4.  What advice do you have for women hesitant about their own abilities?

Trust yourself and the rest will follow. I encourage young women I mentor to look within and use their innate qualities to be successful, qualities that have never been more relevant than now with the rise in social networking and the changes it’s bringing to the way we do business.

5.  Do women do enough to help other women in business?

I think there is a greater sense of gender unity. Women have a deeper understanding and appreciation of the sacrifices made by those who came before them. As a result, women are in a better position to pressure male dominated businesses to implement change. There are many organizations around the world today helping women and girls affirm their identities, develop and enhance their skills and protect their rights. It is not a universal attitude yet, but we are moving in the right direction.

6.  What top tip would you give to a woman trying to get ahead?

Get line experience. Be yourself. Communicate and develop a working style that is appreciated by your peers – men and women alike. Make choices. Honour the female advantage.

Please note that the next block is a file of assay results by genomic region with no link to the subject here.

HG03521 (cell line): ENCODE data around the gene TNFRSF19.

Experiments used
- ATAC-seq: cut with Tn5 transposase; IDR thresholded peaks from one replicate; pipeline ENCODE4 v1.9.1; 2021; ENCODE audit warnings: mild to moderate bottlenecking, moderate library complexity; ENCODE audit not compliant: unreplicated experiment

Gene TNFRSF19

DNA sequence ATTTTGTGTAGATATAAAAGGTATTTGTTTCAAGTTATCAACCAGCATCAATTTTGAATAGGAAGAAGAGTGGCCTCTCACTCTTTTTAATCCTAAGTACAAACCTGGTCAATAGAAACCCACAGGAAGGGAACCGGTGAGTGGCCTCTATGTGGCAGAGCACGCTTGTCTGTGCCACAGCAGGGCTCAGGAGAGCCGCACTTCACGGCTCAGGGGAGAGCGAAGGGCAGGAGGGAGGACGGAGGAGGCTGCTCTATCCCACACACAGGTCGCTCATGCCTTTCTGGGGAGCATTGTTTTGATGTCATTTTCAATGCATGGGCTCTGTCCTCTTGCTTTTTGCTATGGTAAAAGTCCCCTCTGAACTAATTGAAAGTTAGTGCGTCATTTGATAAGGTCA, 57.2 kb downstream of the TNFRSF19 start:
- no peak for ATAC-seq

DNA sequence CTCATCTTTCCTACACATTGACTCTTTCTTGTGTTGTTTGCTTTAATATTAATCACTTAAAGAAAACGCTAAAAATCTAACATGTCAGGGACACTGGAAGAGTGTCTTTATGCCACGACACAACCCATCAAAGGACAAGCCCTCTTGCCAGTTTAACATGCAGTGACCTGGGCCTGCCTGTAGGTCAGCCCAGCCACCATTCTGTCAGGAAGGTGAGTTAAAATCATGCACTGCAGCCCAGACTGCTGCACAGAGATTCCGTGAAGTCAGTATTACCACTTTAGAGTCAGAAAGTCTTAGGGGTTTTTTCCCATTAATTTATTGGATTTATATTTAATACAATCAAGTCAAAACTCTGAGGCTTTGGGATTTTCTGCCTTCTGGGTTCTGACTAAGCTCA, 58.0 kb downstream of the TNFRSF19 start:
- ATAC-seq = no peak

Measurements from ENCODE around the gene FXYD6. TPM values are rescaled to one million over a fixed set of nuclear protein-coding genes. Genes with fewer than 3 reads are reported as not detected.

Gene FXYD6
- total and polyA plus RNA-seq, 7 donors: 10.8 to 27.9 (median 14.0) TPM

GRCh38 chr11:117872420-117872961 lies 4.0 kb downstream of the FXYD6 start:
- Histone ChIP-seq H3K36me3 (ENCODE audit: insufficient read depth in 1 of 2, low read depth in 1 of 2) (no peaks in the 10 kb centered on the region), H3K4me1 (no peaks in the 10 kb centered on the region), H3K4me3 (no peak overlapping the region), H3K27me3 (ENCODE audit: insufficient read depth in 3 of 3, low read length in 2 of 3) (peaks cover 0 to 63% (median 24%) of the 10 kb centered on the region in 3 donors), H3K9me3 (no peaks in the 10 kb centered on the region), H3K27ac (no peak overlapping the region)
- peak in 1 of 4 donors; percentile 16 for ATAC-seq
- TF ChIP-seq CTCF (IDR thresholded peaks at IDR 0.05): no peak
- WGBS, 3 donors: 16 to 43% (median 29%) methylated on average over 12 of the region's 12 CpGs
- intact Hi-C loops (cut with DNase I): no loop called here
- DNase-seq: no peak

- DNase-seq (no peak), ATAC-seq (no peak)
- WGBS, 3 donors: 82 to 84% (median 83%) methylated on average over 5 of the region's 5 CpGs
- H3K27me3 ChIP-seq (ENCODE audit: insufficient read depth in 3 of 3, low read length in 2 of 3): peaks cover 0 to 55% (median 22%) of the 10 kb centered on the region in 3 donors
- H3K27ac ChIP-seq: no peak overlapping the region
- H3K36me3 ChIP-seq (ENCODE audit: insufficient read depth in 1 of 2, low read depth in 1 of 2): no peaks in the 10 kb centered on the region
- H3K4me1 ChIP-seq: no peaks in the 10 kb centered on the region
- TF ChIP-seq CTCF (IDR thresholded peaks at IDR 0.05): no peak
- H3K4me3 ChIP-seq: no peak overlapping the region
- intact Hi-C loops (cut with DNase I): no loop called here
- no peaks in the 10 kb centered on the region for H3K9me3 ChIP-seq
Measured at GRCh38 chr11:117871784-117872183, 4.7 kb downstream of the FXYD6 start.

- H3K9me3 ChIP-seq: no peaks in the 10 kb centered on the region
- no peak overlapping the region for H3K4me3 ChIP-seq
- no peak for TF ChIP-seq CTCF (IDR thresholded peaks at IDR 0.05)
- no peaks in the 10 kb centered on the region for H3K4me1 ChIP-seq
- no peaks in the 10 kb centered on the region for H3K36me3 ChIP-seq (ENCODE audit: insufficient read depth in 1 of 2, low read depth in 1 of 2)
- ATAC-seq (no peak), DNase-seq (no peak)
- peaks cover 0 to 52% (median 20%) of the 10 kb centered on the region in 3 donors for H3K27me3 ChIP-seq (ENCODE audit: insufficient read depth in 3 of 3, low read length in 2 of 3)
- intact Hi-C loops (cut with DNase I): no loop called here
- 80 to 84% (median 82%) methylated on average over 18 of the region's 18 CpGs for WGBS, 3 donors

7.  Do you see a culture change taking place in the boardroom?

Very slowly.  Only 21 Fortune 500 companies have female CEOs, which represents only 4.2%. It’s not quite time to pop the champagne just yet. Women are often mentored well enough, but not adequately sponsored, as a result men are more likely to be promoted. Although, data shows that businesses that have more women on their executive boards tend to get better results and women are often seen as being more wary of risk than men — a quality that is increasingly valued in the post-financial crisis world.

8.  Who inspires you and why?

I believe behaviour change stems from activism. I am profoundly inspired by gender activists who dedicated their lives to advance the cause of women and girls around the world. Marguerite Durand, Olympe de Gouges, Simone de Beauvoir, Gloria Steinem, Betty Friedan, Gloria Watkins, Eve Ensler, Zainab Salbi, Wangari Maathai, 2011 Nobel Peace Prize Laureates Ellen Johnson Sirleaf, Leymah Gbowee, Tawakkol Karman, 12-year old Malala Yousafzai and so many others known and unknown. These women and girls are heroes and pioneers, they embody feminist movements – the suffrage movement, the women’s liberation movement, black feminism, the feminist sex wars, eco-feminism and modern gender activism – and are the essence of social change. Closer to home, my grand-mother, my mother, my sisters and my daughter, Morgane, who is a leading young feminist focused on the intersection of gender and race and holds a strong voice in the blogosphere. They all helped me synthesize my strengths into a potent energy that is distinctively female, and taught me to never be afraid to express them.

9.  Can you celebrate your own success?

Everyday, I look back at my life experiences and I am grateful to have been able to harness the opportunities. It has been quite an incredible journey.